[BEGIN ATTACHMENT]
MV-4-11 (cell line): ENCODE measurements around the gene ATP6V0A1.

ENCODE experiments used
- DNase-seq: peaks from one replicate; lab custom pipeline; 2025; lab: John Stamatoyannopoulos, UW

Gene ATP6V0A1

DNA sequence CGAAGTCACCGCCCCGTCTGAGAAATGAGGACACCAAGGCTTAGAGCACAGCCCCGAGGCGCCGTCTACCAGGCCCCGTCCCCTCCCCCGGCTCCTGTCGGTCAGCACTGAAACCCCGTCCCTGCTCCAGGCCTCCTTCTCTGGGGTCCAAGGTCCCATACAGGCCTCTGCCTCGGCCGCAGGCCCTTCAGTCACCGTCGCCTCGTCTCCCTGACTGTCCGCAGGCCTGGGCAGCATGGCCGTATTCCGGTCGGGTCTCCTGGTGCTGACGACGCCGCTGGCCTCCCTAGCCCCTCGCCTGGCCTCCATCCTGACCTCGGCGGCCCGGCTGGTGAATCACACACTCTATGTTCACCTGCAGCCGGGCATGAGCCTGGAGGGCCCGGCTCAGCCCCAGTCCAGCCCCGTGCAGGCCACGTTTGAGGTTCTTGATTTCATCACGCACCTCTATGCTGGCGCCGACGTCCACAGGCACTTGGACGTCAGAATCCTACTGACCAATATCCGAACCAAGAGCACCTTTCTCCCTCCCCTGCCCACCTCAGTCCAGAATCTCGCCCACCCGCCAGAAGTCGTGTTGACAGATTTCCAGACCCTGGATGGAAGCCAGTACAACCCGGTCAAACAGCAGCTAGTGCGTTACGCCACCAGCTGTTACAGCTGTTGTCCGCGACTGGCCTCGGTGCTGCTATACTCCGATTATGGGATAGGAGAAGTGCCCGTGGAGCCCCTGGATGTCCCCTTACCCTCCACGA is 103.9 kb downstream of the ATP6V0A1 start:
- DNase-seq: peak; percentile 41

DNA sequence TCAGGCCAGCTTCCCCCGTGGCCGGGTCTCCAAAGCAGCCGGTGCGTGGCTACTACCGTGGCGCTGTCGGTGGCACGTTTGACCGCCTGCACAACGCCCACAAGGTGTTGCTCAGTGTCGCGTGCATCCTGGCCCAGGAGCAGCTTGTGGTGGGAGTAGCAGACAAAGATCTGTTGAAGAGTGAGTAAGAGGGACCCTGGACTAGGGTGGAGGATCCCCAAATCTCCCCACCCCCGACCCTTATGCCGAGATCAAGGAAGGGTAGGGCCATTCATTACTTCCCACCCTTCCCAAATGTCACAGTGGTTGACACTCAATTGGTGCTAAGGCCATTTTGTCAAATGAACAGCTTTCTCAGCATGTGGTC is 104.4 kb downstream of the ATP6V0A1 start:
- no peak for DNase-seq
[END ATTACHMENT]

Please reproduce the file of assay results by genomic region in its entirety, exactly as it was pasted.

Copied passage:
MV-4-11 (cell line): ENCODE measurements around the gene ATP6V0A1.

ENCODE experiments used
- DNase-seq: peaks from one replicate; lab custom pipeline; 2025; lab: John Stamatoyannopoulos, UW

Gene ATP6V0A1

DNA sequence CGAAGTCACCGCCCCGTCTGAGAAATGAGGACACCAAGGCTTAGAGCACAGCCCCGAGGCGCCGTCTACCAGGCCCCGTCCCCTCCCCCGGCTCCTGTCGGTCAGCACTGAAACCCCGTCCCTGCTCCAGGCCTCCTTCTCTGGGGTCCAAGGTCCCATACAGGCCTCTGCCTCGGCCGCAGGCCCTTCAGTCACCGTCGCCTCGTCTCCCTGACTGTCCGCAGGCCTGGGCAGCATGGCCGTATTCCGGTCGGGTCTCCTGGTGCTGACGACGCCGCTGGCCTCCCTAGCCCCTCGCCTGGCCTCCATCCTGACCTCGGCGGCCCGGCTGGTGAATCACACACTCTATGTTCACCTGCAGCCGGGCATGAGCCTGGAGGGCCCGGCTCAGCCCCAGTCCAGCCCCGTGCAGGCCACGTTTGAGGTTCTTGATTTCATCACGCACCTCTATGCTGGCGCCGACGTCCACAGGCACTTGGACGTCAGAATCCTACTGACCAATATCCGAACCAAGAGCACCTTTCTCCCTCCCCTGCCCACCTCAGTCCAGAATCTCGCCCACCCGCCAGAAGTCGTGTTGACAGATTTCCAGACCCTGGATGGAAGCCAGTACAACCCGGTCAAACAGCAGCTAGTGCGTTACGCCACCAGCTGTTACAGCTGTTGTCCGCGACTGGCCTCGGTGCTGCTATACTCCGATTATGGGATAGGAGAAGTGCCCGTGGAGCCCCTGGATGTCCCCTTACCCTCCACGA is 103.9 kb downstream of the ATP6V0A1 start:
- DNase-seq: peak; percentile 41

DNA sequence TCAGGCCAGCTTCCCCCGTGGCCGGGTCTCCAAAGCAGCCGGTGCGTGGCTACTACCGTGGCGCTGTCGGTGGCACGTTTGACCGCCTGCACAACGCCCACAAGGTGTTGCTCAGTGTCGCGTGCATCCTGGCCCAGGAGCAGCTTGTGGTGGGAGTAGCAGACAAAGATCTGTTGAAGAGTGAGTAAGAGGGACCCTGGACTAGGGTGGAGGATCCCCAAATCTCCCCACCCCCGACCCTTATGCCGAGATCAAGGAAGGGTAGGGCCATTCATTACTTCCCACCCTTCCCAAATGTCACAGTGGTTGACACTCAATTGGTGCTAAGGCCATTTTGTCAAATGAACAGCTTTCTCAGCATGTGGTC is 104.4 kb downstream of the ATP6V0A1 start:
- no peak for DNase-seq